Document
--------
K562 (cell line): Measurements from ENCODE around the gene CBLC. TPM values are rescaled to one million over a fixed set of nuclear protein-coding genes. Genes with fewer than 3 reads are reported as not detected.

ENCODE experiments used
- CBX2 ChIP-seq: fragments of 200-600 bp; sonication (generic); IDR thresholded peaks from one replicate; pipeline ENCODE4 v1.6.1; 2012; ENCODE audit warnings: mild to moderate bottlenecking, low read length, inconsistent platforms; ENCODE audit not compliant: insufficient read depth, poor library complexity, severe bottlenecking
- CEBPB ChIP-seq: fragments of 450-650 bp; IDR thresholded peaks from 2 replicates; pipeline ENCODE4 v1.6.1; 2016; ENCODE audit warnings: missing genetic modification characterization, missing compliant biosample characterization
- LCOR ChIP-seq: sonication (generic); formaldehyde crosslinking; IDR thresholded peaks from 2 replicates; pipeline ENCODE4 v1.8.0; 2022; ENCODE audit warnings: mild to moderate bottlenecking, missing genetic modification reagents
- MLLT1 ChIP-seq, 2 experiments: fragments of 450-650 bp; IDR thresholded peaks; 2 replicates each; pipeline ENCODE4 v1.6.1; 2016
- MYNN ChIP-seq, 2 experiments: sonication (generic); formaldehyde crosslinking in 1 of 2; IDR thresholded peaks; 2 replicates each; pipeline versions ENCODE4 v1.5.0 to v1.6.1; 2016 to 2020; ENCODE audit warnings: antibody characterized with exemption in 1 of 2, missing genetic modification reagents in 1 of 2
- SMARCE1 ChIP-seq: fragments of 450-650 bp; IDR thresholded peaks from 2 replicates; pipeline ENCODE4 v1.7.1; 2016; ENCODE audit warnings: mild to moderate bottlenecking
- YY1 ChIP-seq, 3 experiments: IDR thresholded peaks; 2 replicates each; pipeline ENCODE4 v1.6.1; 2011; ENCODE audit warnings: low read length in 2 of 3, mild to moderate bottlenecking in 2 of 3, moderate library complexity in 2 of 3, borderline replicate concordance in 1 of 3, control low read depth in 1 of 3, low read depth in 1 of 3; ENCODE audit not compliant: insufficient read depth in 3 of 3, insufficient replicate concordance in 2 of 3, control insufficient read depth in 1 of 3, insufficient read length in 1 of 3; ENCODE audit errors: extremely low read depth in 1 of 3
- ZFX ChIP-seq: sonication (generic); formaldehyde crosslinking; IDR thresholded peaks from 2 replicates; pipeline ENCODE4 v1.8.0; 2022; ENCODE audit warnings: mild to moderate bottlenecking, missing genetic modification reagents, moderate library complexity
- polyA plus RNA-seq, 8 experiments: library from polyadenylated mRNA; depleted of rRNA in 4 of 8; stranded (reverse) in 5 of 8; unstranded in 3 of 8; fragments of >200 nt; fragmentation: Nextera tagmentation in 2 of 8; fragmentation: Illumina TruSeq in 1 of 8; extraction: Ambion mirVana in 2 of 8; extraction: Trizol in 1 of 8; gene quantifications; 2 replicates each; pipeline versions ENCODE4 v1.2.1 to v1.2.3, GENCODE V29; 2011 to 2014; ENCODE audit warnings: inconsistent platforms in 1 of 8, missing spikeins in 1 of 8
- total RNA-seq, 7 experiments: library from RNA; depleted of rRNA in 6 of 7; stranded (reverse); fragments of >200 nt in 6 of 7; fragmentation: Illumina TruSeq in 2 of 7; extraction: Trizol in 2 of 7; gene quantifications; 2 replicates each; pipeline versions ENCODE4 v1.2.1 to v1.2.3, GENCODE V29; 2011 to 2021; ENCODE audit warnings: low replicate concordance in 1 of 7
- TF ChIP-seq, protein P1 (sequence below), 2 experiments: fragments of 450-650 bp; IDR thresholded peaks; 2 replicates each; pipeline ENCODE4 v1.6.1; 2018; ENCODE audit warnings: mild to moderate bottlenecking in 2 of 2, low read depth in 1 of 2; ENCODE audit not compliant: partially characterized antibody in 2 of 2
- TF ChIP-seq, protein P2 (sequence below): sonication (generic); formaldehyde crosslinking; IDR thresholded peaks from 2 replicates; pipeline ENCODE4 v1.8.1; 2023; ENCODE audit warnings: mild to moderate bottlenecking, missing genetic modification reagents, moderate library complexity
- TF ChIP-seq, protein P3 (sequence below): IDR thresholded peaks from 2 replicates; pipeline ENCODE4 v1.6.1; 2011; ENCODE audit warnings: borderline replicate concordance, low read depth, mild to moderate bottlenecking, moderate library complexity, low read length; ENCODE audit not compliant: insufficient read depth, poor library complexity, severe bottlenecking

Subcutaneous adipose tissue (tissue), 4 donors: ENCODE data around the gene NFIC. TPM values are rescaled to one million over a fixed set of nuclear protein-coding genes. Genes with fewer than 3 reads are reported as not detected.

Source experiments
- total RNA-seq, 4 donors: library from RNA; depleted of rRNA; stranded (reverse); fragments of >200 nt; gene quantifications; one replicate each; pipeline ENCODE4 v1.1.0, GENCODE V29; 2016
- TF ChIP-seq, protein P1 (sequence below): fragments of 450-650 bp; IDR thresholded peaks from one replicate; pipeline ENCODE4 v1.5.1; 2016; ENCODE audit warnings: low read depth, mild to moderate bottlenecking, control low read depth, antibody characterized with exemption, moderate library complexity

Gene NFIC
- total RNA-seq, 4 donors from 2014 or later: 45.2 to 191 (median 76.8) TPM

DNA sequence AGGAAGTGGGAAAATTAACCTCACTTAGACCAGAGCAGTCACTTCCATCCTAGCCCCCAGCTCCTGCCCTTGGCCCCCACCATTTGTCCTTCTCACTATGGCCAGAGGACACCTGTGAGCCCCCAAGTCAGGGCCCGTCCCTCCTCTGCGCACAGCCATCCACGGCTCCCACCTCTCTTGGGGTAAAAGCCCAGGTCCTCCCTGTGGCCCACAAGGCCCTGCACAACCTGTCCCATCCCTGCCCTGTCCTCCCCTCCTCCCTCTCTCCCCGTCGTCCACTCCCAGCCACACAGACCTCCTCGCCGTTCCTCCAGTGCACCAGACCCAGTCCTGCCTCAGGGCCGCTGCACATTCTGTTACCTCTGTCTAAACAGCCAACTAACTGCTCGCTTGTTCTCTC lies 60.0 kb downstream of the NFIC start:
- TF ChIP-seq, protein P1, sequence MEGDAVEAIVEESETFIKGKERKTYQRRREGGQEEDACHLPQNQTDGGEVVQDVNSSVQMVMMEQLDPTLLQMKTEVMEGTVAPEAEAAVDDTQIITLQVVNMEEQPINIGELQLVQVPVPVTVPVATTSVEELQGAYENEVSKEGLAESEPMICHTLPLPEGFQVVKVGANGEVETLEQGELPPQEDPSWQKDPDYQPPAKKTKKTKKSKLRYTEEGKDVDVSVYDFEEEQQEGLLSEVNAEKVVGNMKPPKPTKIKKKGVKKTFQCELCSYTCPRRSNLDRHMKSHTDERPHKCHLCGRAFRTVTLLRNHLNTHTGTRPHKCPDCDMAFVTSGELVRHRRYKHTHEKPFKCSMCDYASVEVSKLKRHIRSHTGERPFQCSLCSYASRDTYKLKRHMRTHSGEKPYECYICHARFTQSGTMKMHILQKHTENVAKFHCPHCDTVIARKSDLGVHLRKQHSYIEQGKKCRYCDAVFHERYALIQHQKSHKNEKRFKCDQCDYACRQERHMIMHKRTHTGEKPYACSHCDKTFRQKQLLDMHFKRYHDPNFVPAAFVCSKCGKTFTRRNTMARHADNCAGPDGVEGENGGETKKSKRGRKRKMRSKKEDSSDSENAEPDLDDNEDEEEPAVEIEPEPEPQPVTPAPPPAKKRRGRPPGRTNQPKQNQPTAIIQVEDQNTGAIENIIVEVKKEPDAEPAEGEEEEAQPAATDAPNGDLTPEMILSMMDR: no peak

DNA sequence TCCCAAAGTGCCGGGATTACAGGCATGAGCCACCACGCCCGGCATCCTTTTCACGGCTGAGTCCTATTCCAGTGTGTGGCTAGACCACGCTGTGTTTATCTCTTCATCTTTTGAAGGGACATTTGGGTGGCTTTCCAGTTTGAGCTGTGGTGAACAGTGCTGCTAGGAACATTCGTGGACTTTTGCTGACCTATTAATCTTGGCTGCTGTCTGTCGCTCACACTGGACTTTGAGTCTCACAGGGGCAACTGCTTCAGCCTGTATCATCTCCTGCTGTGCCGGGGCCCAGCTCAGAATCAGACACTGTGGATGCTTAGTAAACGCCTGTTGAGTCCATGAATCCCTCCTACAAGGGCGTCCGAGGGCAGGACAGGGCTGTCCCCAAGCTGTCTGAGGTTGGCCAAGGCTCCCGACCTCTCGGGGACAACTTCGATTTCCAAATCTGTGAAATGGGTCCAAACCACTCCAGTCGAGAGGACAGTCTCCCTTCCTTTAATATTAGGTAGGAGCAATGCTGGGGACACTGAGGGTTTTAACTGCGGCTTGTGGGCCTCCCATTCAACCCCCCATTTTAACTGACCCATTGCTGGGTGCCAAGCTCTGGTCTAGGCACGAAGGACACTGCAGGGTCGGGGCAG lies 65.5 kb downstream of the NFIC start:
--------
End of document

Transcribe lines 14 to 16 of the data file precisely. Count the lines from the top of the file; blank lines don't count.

- TF ChIP-seq, protein P2 (sequence below): sonication (generic); formaldehyde crosslinking; IDR thresholded peaks from 2 replicates; pipeline ENCODE4 v1.8.1; 2023; ENCODE audit warnings: mild to moderate bottlenecking, missing genetic modification reagents, moderate library complexity
- TF ChIP-seq, protein P3 (sequence below): IDR thresholded peaks from 2 replicates; pipeline ENCODE4 v1.6.1; 2011; ENCODE audit warnings: borderline replicate concordance, low read depth, mild to moderate bottlenecking, moderate library complexity, low read length; ENCODE audit not compliant: insufficient read depth, poor library complexity, severe bottlenecking

Subcutaneous adipose tissue (tissue), 4 donors: ENCODE data around the gene NFIC. TPM values are rescaled to one million over a fixed set of nuclear protein-coding genes. Genes with fewer than 3 reads are reported as not detected.